Hannah Janke: First and foremost, we look at temperament, structure, balance, and movement when critiquing our puppies. Dogs need to have all of these to be successful in not only Conformation shows but also in Performance events. If a dog isn’t structurally sound it will not hold up in the performance world. Longevity is important and it starts with structure. At eight weeks old we do a total critique of each puppy to evaluate where they would best be suited. Puppies then go to their new homes between 12-14 weeks, already started on leash breaking, and potty and crate training.


How important are Breed Specialties to me? How important are Group Shows?

Hannah Janke: We feel both Breed Specialties and Group Shows are important because they usually have judges that are well educated in our breed. Judges are more apt to be looking at the “whole picture” of the dogs versus just the “generics” of the Breed Standard.


What are my priorities when it comes to breeding? What are the drawbacks?

Hannah Janke: Our priorities are to produce well-balanced, beautiful, healthy, and intelligent Papillons. We are very selective when it comes to placing our puppies as we put our hearts and souls into each litter. Our understanding as dog trainers pushes us to have well-socialized and open-minded puppies that excel in their new homes.


How would I define “conditioning” as it relates to my breed? How important is coat care?

Hannah Janke: Papillons are a very active breed that requires both physical and mental stimulation. Our own personal dogs have large fenced yards to run in every day as well as individual training time where we work on show training skills as well as Obedience and Agility training. This helps with not only keeping them muscled but also gives their minds what they need.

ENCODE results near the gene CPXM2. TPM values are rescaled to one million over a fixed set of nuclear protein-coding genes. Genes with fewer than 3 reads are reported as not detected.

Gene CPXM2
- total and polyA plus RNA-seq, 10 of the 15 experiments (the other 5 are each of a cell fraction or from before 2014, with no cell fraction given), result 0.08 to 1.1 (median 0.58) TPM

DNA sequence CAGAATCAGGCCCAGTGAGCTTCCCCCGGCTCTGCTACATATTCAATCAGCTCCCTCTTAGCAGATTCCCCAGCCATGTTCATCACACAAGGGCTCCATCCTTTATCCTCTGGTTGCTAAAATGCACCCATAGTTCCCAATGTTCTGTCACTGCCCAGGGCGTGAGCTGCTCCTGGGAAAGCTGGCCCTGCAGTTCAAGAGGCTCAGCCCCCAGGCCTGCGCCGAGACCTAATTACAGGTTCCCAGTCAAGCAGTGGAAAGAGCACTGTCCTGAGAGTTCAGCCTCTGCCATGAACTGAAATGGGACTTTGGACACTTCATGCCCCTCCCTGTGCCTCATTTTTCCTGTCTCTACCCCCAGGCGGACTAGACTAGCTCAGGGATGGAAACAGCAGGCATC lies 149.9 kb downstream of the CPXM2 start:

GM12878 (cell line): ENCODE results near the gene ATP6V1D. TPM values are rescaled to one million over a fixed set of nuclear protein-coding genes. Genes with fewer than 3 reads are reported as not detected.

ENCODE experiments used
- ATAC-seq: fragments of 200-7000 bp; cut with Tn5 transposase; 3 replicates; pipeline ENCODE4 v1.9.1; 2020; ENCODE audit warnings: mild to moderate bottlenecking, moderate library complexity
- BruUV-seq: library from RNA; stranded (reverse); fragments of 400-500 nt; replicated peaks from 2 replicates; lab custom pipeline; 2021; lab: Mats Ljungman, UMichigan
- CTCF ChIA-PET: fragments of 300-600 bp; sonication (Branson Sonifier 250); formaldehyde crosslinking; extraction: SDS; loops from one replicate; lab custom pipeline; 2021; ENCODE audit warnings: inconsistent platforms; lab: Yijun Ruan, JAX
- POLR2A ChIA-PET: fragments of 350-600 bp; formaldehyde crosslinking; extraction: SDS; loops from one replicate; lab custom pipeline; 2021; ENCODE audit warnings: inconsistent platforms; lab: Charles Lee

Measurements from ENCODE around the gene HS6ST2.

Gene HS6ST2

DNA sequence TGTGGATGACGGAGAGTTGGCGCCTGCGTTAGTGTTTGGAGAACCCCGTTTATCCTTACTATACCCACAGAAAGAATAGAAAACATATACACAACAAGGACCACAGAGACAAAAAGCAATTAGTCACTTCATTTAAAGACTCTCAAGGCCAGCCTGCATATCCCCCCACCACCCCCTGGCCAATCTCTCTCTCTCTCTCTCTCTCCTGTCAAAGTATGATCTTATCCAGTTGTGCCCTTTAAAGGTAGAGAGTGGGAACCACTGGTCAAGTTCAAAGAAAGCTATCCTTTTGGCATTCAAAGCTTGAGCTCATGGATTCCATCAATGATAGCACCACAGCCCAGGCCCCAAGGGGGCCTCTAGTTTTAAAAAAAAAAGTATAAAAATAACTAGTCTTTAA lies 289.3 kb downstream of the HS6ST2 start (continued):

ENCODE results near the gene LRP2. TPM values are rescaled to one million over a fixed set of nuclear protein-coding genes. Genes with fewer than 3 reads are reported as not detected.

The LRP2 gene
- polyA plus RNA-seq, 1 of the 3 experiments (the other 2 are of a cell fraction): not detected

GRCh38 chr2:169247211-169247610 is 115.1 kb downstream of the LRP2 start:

We believe dogs need to be dogs, running in the mud, brush, and grass. While this means more work for us to keep up their coats, it is well worth it. Coat care differs depending on gender. Females are typically a little easier to keep up than males. Genetics plays a big part when it comes to the Papillon coat. Being a newer program (16 years), getting that perfect silky coat with big ear fringe is sometimes a struggle—but that is what a breeder does; finding what works without losing everything else you have spent years developing.

Hannah Janke
Candy Janke – Sleepy Creek Kennel


Are there any health-related concerns in my breed? Any special nutritional needs?